When beavers flooded the main trail at The Waterworks in Bristol, commoners stepped in with a win-win solution.
VFF landowner John McNerney revels in the tools of careful, small scale woods work. Join us as we head into the woods with him.
Autumn is a good time to get to know, and organically treat, the invasive exotic plants in your forest.
We were recently asked why we don’t allow coyote hunting on the lands we hold. Here’s our response.
Turn over a rock or two at the edge of a mountain stream, and you’re likely to uncover a salamander…. MORE>
Come learn about edible and medicinal spring wildflowers with herbalist Ali Zimmer in this 11-minute video.
Up at Vermont Family Forests’ Wells Farm in Lincoln, we’ve done some pretty significant pruning of the 50 or so… MORE>
by Sandra Murphy Water rose around my boots as I stepped through the meadow grass by the little pond on… MORE>
Spring salamanders need clear, cold, highly oxygenated, pesticide-free streams and springs. David Brynn explores how commoners can help.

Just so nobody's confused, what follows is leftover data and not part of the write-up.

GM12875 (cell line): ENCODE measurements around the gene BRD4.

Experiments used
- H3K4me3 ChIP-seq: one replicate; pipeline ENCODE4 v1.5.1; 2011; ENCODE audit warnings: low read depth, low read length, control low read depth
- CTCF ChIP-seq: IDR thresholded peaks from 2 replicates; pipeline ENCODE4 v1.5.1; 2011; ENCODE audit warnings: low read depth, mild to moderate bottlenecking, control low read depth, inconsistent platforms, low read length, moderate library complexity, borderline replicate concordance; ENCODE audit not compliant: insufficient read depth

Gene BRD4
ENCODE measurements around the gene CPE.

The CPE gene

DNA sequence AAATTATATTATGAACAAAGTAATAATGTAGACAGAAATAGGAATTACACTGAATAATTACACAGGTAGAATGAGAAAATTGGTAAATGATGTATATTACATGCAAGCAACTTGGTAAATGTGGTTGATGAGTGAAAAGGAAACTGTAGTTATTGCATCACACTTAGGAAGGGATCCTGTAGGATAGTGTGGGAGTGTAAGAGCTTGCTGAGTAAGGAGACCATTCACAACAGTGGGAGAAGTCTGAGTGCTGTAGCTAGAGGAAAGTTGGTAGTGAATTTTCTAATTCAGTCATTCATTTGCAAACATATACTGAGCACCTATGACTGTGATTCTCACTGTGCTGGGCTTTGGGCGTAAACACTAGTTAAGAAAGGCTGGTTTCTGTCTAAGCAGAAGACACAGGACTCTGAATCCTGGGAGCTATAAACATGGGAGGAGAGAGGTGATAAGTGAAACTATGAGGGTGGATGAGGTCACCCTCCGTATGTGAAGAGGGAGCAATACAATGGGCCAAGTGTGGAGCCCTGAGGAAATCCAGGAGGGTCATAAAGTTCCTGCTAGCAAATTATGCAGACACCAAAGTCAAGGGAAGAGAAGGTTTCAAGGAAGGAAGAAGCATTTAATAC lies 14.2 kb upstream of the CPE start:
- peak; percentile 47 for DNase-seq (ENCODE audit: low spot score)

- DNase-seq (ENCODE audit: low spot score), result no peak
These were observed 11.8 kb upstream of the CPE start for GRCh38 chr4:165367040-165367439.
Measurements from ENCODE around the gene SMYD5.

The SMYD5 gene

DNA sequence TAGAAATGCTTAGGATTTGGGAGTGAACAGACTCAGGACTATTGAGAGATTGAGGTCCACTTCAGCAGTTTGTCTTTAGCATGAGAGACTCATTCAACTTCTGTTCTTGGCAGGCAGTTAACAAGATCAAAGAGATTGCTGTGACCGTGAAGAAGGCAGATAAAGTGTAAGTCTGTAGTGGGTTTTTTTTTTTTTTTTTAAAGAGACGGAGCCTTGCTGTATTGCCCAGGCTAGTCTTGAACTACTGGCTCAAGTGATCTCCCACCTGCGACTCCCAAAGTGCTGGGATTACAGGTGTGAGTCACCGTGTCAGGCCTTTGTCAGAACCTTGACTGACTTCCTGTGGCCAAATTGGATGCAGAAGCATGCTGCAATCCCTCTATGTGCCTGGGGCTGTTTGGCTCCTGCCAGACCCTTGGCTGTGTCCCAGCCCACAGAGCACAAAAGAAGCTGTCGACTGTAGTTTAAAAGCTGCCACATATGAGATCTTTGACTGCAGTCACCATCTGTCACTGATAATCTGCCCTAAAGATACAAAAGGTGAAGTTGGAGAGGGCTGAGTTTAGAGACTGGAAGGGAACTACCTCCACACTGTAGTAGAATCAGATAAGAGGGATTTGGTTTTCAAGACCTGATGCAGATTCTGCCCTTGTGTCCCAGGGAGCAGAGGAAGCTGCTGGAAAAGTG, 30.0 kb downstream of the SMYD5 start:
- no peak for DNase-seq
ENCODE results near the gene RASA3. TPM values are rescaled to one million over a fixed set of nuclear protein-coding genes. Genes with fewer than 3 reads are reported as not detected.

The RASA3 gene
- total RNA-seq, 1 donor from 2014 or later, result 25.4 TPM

With the help of Middlebury College students, VFF is launching a project to facilitate mutually beneficial access to private forestlands for Abenaki citizens.
In this guest blog post, herpetologist Jim Andrews discusses the ecological impacts here at home wrought by our current economic model.
David Brynn explores four treatment options for Emerald Ash Borer.
We depend on forests for clean water, sequestered carbon, and wildlife habitat. It’s time to look beyond Vermont’s current “timber as default scenario.”
“Hail Winooski River! Hail Mad River! Hail Middlebury River! Hail Lake Champlain!” With this rousing tribute, Caring for Our Home… MORE>
Our Commons Conservation Congress painting illustrates an inconvenient truth about Vermont’s beautiful landscape. Read more>
More than 20 VFF landowners gathered for lively conversation and wood-fired pizza. Read about it!>